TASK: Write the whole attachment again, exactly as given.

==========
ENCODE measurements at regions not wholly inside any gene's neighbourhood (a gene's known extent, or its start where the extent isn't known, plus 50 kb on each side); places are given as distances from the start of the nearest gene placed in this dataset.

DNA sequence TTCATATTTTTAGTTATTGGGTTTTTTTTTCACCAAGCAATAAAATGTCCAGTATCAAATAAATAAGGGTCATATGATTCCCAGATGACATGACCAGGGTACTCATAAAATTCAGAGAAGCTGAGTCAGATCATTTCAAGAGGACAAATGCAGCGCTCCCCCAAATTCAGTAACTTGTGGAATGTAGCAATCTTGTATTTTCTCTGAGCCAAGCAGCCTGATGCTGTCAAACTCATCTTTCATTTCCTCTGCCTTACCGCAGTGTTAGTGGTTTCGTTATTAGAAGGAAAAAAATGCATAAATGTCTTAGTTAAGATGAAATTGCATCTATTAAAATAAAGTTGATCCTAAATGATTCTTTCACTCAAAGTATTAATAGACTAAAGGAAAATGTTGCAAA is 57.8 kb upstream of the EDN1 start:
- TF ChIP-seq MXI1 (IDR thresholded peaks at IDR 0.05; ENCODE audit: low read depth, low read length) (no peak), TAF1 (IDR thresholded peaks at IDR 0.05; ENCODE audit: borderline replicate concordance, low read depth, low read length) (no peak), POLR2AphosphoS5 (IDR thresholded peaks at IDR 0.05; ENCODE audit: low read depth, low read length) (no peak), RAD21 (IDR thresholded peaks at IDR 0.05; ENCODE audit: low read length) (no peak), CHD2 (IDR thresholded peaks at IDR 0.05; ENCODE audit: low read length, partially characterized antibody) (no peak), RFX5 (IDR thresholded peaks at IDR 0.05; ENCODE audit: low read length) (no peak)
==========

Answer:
ENCODE measurements at regions not wholly inside any gene's neighbourhood (a gene's known extent, or its start where the extent isn't known, plus 50 kb on each side); places are given as distances from the start of the nearest gene placed in this dataset.

DNA sequence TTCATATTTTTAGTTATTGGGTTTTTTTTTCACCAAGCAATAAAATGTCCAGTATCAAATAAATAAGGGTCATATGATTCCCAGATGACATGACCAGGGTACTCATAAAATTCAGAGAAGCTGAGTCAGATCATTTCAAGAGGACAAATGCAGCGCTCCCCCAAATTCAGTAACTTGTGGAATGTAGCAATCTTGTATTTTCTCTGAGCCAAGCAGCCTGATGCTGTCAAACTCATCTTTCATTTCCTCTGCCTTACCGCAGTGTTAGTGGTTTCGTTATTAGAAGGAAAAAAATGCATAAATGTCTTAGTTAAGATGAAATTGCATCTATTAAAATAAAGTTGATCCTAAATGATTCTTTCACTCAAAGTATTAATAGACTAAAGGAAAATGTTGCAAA is 57.8 kb upstream of the EDN1 start:
- TF ChIP-seq MXI1 (IDR thresholded peaks at IDR 0.05; ENCODE audit: low read depth, low read length) (no peak), TAF1 (IDR thresholded peaks at IDR 0.05; ENCODE audit: borderline replicate concordance, low read depth, low read length) (no peak), POLR2AphosphoS5 (IDR thresholded peaks at IDR 0.05; ENCODE audit: low read depth, low read length) (no peak), RAD21 (IDR thresholded peaks at IDR 0.05; ENCODE audit: low read length) (no peak), CHD2 (IDR thresholded peaks at IDR 0.05; ENCODE audit: low read length, partially characterized antibody) (no peak), RFX5 (IDR thresholded peaks at IDR 0.05; ENCODE audit: low read length) (no peak)